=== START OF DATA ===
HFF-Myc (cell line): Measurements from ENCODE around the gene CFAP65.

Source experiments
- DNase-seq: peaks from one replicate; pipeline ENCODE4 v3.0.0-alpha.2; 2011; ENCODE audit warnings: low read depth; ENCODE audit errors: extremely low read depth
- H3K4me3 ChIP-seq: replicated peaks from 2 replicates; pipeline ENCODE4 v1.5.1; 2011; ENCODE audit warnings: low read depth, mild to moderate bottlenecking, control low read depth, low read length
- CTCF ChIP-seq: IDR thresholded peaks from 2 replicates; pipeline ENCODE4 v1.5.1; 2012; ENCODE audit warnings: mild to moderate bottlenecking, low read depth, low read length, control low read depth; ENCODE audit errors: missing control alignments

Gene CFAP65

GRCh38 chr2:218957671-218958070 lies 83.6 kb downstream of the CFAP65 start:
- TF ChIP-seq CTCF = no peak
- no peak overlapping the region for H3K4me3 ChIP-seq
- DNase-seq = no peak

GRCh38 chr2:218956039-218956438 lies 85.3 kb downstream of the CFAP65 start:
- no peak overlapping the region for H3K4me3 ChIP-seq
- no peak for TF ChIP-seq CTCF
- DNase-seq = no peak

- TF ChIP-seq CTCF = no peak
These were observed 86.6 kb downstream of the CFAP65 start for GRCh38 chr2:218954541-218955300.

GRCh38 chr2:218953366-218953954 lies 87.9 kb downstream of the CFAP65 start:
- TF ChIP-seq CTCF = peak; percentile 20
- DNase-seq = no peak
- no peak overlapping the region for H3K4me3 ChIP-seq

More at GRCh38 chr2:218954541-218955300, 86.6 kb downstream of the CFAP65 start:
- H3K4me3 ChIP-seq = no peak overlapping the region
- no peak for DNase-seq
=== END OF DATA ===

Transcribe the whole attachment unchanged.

HFF-Myc (cell line): Measurements from ENCODE around the gene CFAP65.

Source experiments
- DNase-seq: peaks from one replicate; pipeline ENCODE4 v3.0.0-alpha.2; 2011; ENCODE audit warnings: low read depth; ENCODE audit errors: extremely low read depth
- H3K4me3 ChIP-seq: replicated peaks from 2 replicates; pipeline ENCODE4 v1.5.1; 2011; ENCODE audit warnings: low read depth, mild to moderate bottlenecking, control low read depth, low read length
- CTCF ChIP-seq: IDR thresholded peaks from 2 replicates; pipeline ENCODE4 v1.5.1; 2012; ENCODE audit warnings: mild to moderate bottlenecking, low read depth, low read length, control low read depth; ENCODE audit errors: missing control alignments

Gene CFAP65

GRCh38 chr2:218957671-218958070 lies 83.6 kb downstream of the CFAP65 start:
- TF ChIP-seq CTCF = no peak
- no peak overlapping the region for H3K4me3 ChIP-seq
- DNase-seq = no peak

GRCh38 chr2:218956039-218956438 lies 85.3 kb downstream of the CFAP65 start:
- no peak overlapping the region for H3K4me3 ChIP-seq
- no peak for TF ChIP-seq CTCF
- DNase-seq = no peak

- TF ChIP-seq CTCF = no peak
These were observed 86.6 kb downstream of the CFAP65 start for GRCh38 chr2:218954541-218955300.

GRCh38 chr2:218953366-218953954 lies 87.9 kb downstream of the CFAP65 start:
- TF ChIP-seq CTCF = peak; percentile 20
- DNase-seq = no peak
- no peak overlapping the region for H3K4me3 ChIP-seq

More at GRCh38 chr2:218954541-218955300, 86.6 kb downstream of the CFAP65 start:
- H3K4me3 ChIP-seq = no peak overlapping the region
- no peak for DNase-seq